A new study of satellite data finds that numerous volcanic deposits distributed across the surface of the Moon contain unusually high amounts of trapped water compared with surrounding terrains. The finding of water in these ancient deposits, which are believed to consist of glass beads formed by the explosive eruption of magma coming from the deep lunar interior, bolsters the idea that the lunar mantle is surprisingly water-rich.
The Moon’s Orientale basin is an archetype of “multi-ring” basins found throughout the solar system. New research has enabled scientists to reconstruct Orientale’s formation using data from NASA’s GRAIL mission. It is now thought that the 580-mile-wide feature was created 3.8 billion years ago by an impacting object some 40 miles across travelling at about 9 miles per second.
The National Science Foundation has approved funding to expand the Hydrogen Epoch of Reionisation Array (HERA) in South Africa. Upgrading the number of antennas from 19 to 240 by the year 2018 will enable HERA to study more clearly the impact of cosmic dawn, the moment a few hundred million years after the Big Bang when the first stars and galaxies blazed awake.
New research from North Carolina State University finds that major volcanic activity on the innermost planet most likely ended about 3.5 billion years ago — in stark contrast to the volcanic ages found for Venus, Mars and Earth. These findings add insight into the geological evolution of Mercury and what happens when rocky planets cool and contract.
NASA’s New Horizons spacecraft spied extensional faults on Pluto, a sign that the dwarf planet has undergone a global expansion possibly due to the slow freezing of a sub-surface ocean. A new analysis by Brown University scientists bolsters that idea, and suggests that ocean is likely still there today.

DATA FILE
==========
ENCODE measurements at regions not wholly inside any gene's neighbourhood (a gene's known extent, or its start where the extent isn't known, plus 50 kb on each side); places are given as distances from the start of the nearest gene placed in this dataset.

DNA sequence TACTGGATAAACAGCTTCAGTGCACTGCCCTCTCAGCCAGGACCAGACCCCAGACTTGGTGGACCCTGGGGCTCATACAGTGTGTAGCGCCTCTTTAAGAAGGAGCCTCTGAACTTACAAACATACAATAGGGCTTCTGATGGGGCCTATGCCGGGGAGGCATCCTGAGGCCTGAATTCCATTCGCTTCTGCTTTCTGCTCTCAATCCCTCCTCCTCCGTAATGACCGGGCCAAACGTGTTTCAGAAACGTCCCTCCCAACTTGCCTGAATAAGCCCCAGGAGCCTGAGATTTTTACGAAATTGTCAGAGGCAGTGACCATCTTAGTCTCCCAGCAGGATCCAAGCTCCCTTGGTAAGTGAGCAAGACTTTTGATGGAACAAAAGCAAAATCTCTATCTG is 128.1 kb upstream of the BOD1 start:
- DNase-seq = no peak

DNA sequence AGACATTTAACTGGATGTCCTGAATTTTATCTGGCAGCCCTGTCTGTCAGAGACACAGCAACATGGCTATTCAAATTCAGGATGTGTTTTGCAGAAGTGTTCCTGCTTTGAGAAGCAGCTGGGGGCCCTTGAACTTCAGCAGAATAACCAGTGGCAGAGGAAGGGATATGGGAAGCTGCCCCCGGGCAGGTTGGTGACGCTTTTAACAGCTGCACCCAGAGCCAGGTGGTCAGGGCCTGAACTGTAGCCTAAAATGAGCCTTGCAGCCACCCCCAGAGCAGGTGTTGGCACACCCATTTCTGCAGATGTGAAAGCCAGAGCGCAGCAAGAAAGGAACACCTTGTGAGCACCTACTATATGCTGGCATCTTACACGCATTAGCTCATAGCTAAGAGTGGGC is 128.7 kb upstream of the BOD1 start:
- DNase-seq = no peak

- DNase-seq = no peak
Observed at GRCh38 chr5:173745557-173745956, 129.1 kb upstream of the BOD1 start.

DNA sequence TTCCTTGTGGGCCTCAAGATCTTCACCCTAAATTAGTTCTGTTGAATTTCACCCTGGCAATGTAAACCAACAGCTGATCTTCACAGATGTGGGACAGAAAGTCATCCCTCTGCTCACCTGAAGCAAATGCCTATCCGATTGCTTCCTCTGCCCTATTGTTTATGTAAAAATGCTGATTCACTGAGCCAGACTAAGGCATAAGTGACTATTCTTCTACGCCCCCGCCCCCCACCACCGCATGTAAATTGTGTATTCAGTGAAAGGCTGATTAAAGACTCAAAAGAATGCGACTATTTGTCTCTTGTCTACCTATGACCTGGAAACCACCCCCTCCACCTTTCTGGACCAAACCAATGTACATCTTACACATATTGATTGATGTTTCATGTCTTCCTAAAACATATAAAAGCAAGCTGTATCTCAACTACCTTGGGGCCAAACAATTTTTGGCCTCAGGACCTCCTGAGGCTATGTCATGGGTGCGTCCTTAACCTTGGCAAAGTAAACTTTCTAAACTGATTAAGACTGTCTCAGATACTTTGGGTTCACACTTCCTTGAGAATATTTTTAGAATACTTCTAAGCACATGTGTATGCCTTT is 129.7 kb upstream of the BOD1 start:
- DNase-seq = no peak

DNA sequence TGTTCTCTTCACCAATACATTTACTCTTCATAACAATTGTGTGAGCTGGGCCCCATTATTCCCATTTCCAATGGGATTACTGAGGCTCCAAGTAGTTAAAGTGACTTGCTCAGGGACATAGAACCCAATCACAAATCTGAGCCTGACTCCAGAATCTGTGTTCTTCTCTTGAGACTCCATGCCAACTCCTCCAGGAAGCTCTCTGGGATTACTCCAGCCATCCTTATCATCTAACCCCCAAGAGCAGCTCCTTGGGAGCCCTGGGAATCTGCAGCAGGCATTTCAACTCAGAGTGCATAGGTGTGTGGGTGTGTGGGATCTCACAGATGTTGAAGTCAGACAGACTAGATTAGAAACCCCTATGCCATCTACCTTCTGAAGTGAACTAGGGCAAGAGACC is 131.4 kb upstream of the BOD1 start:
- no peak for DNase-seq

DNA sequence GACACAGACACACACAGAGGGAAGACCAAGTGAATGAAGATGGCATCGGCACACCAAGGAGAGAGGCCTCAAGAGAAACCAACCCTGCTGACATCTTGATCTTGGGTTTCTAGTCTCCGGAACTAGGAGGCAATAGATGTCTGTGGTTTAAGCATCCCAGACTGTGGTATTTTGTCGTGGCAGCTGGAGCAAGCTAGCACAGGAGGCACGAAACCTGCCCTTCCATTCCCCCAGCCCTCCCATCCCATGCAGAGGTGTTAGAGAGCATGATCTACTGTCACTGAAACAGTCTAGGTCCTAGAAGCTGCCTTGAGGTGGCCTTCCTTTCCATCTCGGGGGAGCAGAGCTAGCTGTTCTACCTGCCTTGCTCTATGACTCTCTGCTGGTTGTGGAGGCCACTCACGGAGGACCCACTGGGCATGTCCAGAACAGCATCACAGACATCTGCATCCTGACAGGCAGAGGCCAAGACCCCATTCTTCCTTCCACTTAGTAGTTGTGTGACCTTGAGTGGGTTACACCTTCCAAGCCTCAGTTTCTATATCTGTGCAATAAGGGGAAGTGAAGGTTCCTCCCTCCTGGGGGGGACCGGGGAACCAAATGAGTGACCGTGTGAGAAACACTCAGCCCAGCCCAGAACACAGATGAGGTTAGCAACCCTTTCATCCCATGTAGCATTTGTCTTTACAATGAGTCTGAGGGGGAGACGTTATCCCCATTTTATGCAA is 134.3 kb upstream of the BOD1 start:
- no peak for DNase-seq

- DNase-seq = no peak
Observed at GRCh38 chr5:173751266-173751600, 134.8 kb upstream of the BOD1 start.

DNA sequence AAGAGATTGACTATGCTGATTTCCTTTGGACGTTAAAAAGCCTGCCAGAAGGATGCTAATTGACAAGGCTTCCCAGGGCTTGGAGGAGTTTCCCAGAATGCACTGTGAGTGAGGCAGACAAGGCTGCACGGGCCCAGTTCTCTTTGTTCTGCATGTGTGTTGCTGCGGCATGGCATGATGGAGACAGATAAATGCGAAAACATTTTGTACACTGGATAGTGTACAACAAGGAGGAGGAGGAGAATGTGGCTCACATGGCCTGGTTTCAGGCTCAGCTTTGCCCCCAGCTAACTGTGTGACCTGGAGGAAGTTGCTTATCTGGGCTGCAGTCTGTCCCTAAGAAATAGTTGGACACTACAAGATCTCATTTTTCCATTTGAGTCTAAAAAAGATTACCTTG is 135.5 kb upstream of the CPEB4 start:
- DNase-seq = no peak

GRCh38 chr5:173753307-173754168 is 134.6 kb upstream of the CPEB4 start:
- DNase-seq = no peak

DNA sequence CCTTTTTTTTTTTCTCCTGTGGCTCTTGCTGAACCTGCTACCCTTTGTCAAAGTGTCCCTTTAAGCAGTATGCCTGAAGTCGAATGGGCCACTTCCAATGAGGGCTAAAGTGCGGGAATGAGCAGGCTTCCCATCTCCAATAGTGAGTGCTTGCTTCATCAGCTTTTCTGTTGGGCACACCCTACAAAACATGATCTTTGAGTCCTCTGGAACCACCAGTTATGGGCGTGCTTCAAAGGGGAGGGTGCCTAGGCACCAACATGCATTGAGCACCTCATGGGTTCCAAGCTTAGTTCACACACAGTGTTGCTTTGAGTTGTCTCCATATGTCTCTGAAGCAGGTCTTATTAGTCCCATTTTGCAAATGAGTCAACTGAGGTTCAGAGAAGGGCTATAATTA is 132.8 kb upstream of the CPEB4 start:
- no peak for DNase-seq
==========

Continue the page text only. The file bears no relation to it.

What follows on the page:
As it orbits Jupiter, the icy surface of Europa heaves and falls with the changing pull of its parent planet’s gravity, creating enough heat to likely support a global ocean beneath the Jovian moon’s solid shell. Experiments by geoscientists suggest that this process, called tidal dissipation, could create far more heat in Europa’s ice than scientists had previously assumed.
Vast valley networks on Mars have suggested that water may have flowed there for millions of years. Now a study at Brown University suggests the valleys could have been carved by much less water in as little as a few hundred to 10,000 years. The findings are consistent with the idea that early Mars may have been cold and icy, with surface water flowing sporadically in response to short-term climate changes.
A giant mound near the Moon’s south pole appears to be a volcanic structure unlike any other found on the lunar surface, according to new research by Brown University geologists. The formation, known as Mafic Mound, stands about 800 metres tall and 75 kilometres (47 miles) across, smack in the middle of a giant impact crater known as the South Pole-Aitken Basin.